Slightly more than half the class is on the field. They've been smoothly and quickly divided into teams and are being coached and reffed by the mom who was asked by the kids to join us on this outing. Except for a couple of boys discussing video games on the sidelines, the rest of the kids not in the game are forming themselves into cheering squads. One for each team.
Usually any time I'm out in public with kids I'm on high alert. Twenty-plus kids and the world are often a dangerous and volatile combination. This afternoon, however, I'm as relaxed as I've ever been. I can see all my kids - have counted them from time to time just to reassure myself. They're all having fun and happy to stay in the bounds of my sight and the rules of the day. We have this time to celebrate a successful year and we need to celebrate together. Best Third Grade behavior is expected, even on an after school excursion to the park.
Because I know the mom has a good grip on the game, I allow my attention to wander leisurely among the kids on the sidelines. The boys are still deeply engaged in their conversation - I hear "levels" and "kills" and "No fair, I wish I had that game!" One group of girls has formed a surprisingly sophisticated cheering squad and is in the process of building a human pyramid with the mom's three-year-old on top. A brief concern about safety wafts through my brain, but I let it blow right on through. The pyramid is only three layers deep counting the baby and the second layer of kids, all two of them, have feet on the ground. They've managed to get a boy involved and are laughing so hard at his antics the pile keeps collapsing, which makes them laugh even harder.
My eye moves on and stops at a single girl, a wispy blonde sprite whose coordination has not yet caught up with her imagination. Her glitter jeans sparkle in the sunlight as she buzzes around trying desperately to get someone - anyone - to join her cheer squad. She's not willing to join the other group, can't coax anyone away from it, and is totally unsuccessful in her attempts to snare the video game boys. She comforts herself with a solo cheer complete with dance moves, and finding that not to be satisfactory, turns to the players in the game for potential recruitment.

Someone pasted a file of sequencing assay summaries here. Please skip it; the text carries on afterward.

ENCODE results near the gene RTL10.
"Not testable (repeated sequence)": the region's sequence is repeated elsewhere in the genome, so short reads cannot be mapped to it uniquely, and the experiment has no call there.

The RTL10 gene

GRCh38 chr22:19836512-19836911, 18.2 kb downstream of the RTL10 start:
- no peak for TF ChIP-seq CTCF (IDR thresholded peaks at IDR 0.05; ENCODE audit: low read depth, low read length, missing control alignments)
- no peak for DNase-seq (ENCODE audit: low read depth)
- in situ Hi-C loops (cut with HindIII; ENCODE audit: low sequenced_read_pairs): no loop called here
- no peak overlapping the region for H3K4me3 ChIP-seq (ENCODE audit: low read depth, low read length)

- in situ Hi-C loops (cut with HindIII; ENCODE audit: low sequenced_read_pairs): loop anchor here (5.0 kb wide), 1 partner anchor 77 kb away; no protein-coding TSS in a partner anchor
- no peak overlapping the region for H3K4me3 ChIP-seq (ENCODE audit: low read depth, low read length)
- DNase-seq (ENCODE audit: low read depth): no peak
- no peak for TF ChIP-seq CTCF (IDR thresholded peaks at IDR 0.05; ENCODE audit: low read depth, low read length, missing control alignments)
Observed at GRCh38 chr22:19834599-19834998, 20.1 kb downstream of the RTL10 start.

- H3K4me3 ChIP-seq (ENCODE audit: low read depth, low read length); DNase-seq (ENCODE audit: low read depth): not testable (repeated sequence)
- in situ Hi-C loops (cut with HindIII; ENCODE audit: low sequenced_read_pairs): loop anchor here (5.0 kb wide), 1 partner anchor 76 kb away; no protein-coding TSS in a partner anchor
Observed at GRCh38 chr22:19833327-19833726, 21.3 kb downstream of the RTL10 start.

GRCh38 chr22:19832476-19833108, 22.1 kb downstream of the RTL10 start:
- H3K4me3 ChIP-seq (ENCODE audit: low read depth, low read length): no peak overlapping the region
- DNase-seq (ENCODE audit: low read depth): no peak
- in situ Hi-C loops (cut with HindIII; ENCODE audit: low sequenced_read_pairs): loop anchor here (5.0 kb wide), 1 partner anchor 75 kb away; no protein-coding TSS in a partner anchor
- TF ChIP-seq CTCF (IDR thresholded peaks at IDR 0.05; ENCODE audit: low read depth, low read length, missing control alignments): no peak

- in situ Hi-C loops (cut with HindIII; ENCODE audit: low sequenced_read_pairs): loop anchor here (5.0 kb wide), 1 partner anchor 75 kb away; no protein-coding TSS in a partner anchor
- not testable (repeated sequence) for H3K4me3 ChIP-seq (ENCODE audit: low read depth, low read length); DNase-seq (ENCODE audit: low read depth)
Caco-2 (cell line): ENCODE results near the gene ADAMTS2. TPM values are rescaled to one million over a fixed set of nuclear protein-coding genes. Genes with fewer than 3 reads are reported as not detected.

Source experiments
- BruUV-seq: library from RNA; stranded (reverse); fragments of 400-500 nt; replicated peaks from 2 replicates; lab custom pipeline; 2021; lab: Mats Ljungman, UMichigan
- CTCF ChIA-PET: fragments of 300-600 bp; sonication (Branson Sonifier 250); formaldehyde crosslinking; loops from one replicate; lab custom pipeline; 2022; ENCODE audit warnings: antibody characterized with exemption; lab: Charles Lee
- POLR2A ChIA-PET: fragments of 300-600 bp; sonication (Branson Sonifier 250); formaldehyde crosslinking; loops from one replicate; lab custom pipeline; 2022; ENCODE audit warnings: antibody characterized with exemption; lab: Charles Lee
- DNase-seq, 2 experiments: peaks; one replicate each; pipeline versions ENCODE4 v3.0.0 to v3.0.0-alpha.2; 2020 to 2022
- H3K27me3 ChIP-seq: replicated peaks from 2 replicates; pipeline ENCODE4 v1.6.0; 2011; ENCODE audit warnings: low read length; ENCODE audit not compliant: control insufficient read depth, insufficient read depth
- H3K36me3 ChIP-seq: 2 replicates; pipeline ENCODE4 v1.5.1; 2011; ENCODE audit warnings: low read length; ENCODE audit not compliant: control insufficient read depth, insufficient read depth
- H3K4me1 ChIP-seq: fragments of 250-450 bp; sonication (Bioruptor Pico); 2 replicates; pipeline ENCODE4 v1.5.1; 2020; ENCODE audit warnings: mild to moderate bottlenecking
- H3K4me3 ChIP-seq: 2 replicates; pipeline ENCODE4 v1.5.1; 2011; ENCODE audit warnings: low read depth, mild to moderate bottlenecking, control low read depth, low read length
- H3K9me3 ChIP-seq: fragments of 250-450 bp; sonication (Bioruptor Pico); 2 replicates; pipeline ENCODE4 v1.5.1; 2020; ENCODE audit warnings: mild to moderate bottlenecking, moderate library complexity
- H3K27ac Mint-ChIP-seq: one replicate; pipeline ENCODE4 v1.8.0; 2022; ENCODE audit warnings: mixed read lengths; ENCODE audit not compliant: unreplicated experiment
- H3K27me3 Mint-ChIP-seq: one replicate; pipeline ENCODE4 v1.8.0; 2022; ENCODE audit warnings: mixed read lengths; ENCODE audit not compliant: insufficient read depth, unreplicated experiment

She makes her way to the end of the field where her best friend stands watching the action which is clumped at the opposite goal. This child is all soft roundness and budding femininity. She is wearing a pink flowered, tiered sundress topped with a pink crocheted half-sweater tied at her midriff. Her headband and nail polish are both complimentary shades of pink. Her only concession to the active nature of the outing is the athletic shoes and socks that I'm pretty sure her mom made her put on earlier in the day.
Cheerleader Girl: Hey Jenny, wanna be on my squad? Jenny! Over here! Let's go cheer.
Cheerleader Girl: C'mon. Don't you want to cheer? Team one needs someone to cheer for them.
Jenny: What? What do you want?
Cheerleader Girl: Jenny, come on. Let's be cheerleaders. Team Two is going to win if Team One doesn't have anyone to cheer for them.
Jenny: I can't.
Cheerleader Girl: Why not?
Jenny: Because Tracy (the mom) told me to stand here.
Cheerleader Girl: Why?
Jenny: I don't know. I'm supposed to be a . . . I don't remember what it's called, but I have to be here. I can't leave my post.
Cheerleader Girl gives up and joins the other cheering squad who have no problem working her in to their complex routine. The soccer game heats up and moves to Jenny's end of the field. I'm amazed as I watch her mix it up fearlessly with boys who live and breathe soccer. Her expression never changes. She's serious, determined and unflappable. Her singular spirit and her girly-girl style and her spunkiness bring tears to my eyes.
I tuck this moment away - consciously - knowing that I will need to rely on this water-pure happiness to ease the inevitable fiery pain that will come as my fledglings leave the nest in the days to come.